MuJoCo comes with native Python bindings that are developed in C++ using pybind11. The Python API is consistent with the underlying C API. This leads to some non-Pythonic code structure (e.g. order of function arguments), but it has the benefit that the API documentation is applicable to both languages.

The Python bindings are distributed as the mujoco package on PyPI. These are low-level bindings that are meant to give as close to a direct access to the MuJoCo library as possible. However, in order to provide an API and semantics that developers would expect in a typical Python library, the bindings deliberately diverge from the raw MuJoCo API in a number of places, which are documented throughout this page.

Google DeepMind’s dm_control reinforcement learning library depends on the mujoco package and continues to be supported by Google DeepMind. For code that depends on dm_control versions prior to 1.0.0, consult the migration guide.

For mujoco-py users, we include migration notes below.

Tutorial notebook#

A MuJoCo tutorial using the Python bindings is available here: mjcolab


The recommended way to install this package is via PyPI:

pip install mujoco

A copy of the MuJoCo library is provided as part of the package and does not need to be downloaded or installed separately.

Interactive viewer#

An interactive GUI viewer is provided as part of the Python package in the mujoco.viewer module. It is based on the same codebase as the simulate application that ships with the MuJoCo binary releases. Three distinct use cases are supported:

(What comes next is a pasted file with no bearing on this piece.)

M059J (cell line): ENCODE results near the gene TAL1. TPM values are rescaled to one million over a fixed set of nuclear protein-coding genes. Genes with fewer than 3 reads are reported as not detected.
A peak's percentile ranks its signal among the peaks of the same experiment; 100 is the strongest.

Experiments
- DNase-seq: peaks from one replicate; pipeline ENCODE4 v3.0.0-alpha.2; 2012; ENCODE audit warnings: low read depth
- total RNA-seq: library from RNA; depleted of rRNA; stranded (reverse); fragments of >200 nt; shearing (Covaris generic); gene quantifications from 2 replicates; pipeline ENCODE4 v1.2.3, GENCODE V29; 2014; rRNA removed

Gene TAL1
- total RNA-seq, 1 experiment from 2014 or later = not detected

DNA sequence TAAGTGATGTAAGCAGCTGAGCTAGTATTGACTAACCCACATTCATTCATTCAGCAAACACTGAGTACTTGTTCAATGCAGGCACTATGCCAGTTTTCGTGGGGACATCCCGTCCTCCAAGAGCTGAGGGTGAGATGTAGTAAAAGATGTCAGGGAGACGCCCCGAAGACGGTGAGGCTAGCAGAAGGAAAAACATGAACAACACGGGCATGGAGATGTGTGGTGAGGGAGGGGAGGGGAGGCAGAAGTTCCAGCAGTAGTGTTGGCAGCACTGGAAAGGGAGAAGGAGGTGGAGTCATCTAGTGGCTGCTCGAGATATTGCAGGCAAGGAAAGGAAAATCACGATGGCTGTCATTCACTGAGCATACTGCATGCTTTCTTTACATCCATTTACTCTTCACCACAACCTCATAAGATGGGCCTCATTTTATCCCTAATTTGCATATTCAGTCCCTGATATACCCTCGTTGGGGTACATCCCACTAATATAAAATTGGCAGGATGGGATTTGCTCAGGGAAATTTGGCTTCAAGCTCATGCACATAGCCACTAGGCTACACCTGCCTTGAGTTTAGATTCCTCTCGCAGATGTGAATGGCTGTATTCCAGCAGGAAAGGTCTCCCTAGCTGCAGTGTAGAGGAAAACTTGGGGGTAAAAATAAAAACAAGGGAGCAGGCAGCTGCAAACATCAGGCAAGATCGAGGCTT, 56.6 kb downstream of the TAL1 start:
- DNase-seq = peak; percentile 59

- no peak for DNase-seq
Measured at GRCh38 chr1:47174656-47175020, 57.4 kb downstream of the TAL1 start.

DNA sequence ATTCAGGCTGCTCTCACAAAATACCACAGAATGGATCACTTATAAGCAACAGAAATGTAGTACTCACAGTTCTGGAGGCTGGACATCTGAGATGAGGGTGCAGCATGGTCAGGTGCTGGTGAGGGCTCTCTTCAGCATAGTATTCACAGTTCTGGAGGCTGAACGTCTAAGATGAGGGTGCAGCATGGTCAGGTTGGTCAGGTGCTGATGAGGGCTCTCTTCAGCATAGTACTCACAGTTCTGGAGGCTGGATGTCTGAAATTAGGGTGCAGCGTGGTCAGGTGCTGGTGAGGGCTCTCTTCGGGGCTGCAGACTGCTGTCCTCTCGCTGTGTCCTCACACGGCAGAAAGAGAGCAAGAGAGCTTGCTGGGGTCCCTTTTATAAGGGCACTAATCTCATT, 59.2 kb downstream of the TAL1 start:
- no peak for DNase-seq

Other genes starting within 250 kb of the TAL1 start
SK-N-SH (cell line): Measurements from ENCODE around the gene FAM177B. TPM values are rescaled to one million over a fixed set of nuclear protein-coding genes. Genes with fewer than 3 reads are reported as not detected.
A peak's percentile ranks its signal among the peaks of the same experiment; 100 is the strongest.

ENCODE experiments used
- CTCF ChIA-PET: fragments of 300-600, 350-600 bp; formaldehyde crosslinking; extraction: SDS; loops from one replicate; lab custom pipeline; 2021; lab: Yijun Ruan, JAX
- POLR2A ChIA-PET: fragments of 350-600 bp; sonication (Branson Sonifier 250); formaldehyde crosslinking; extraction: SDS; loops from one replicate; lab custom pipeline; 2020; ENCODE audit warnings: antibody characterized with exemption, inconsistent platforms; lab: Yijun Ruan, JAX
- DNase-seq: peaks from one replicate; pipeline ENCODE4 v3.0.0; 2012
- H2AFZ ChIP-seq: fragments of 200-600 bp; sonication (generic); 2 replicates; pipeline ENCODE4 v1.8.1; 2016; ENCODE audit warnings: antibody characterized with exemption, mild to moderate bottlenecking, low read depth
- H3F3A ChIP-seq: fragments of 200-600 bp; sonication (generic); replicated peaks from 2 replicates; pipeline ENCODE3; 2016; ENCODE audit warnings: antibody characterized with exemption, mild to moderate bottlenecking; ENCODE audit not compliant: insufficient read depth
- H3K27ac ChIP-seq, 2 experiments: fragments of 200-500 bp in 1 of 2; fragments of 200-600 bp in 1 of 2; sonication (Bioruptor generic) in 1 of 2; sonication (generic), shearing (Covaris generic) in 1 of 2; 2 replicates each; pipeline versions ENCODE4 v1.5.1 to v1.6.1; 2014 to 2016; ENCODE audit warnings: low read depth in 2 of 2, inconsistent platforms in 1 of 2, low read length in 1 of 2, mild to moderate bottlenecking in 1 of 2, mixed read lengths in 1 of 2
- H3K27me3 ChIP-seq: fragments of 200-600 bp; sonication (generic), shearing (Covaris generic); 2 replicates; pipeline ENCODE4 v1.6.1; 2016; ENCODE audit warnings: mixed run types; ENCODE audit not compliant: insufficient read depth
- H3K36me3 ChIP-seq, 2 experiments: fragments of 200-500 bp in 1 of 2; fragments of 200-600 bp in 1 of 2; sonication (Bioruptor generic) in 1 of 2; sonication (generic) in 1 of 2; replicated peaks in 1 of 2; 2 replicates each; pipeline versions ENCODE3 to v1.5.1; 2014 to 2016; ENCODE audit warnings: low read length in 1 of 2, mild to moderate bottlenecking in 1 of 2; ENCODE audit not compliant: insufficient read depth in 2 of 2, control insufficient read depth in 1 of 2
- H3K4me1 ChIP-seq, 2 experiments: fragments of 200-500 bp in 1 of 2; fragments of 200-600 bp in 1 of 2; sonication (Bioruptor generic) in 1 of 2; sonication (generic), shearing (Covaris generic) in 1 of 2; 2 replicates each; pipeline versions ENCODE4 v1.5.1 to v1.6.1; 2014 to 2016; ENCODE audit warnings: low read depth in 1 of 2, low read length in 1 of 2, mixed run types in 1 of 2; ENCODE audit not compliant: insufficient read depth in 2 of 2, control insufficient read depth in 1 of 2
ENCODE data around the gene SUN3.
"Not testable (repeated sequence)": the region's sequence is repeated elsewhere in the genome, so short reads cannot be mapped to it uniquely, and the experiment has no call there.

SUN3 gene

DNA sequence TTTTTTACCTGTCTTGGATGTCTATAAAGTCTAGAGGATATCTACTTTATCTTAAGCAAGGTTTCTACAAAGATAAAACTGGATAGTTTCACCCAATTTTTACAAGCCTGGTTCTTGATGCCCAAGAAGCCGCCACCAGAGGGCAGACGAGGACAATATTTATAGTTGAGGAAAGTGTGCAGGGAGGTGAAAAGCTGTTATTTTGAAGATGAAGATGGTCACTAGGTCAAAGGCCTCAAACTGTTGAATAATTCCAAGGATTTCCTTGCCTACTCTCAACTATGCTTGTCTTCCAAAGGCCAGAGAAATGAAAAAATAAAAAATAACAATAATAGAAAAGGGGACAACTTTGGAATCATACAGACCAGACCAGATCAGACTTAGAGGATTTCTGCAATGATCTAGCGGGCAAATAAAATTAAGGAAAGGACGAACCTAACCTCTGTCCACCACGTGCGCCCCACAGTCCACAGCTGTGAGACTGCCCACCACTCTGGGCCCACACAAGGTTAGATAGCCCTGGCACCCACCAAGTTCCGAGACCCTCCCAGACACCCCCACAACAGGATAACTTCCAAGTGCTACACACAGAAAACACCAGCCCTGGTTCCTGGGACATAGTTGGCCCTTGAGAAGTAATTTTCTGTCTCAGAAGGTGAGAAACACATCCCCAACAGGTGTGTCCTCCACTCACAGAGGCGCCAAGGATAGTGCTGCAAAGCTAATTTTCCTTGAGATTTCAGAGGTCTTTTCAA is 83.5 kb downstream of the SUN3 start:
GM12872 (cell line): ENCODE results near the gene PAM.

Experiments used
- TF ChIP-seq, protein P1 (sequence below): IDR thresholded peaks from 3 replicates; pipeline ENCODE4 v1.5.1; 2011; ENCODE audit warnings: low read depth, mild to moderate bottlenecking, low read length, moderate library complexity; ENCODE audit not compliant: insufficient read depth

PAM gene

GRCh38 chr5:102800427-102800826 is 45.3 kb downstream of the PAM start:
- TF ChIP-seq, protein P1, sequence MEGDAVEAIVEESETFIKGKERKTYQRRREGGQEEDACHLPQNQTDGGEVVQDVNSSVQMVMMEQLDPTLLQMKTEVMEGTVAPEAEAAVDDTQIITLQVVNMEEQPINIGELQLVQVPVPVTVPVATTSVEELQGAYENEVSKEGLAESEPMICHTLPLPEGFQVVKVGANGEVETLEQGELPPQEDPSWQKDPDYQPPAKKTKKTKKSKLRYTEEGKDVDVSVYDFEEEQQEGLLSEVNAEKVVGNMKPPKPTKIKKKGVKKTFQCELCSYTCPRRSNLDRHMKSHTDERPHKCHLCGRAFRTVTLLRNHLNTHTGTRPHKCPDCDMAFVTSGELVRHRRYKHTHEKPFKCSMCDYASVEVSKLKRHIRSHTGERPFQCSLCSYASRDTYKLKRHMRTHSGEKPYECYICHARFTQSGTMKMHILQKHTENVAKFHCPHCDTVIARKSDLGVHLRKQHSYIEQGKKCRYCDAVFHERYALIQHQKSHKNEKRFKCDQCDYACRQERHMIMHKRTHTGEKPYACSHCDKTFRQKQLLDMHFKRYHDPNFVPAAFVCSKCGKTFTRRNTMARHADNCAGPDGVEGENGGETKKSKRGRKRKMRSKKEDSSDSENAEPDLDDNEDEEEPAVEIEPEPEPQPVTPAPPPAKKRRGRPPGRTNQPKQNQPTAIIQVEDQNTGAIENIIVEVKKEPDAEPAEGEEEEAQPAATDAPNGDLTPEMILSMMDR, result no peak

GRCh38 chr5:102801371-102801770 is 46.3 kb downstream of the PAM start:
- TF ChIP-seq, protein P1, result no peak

Standalone app#

  • python -m mujoco.viewer launches an empty visualization session, where a model can be loaded by drag-and-drop.

  • python -m mujoco.viewer --mjcf=/path/to/some/mjcf.xml launches a visualization session for the specified model file.

Managed viewer#

Called from a Python program/script, through the function viewer.launch. This function blocks user code to support precise timing of the physics loop. This mode should be used if user code is implemented as engine plugins or physics callbacks, and is called by MuJoCo during mj_step.

  • viewer.launch() launches an empty visualization session, where a model can be loaded by drag-and-drop.

  • viewer.launch(model) launches a visualization session for the given mjModel where the visualizer internally creates its own instance of mjData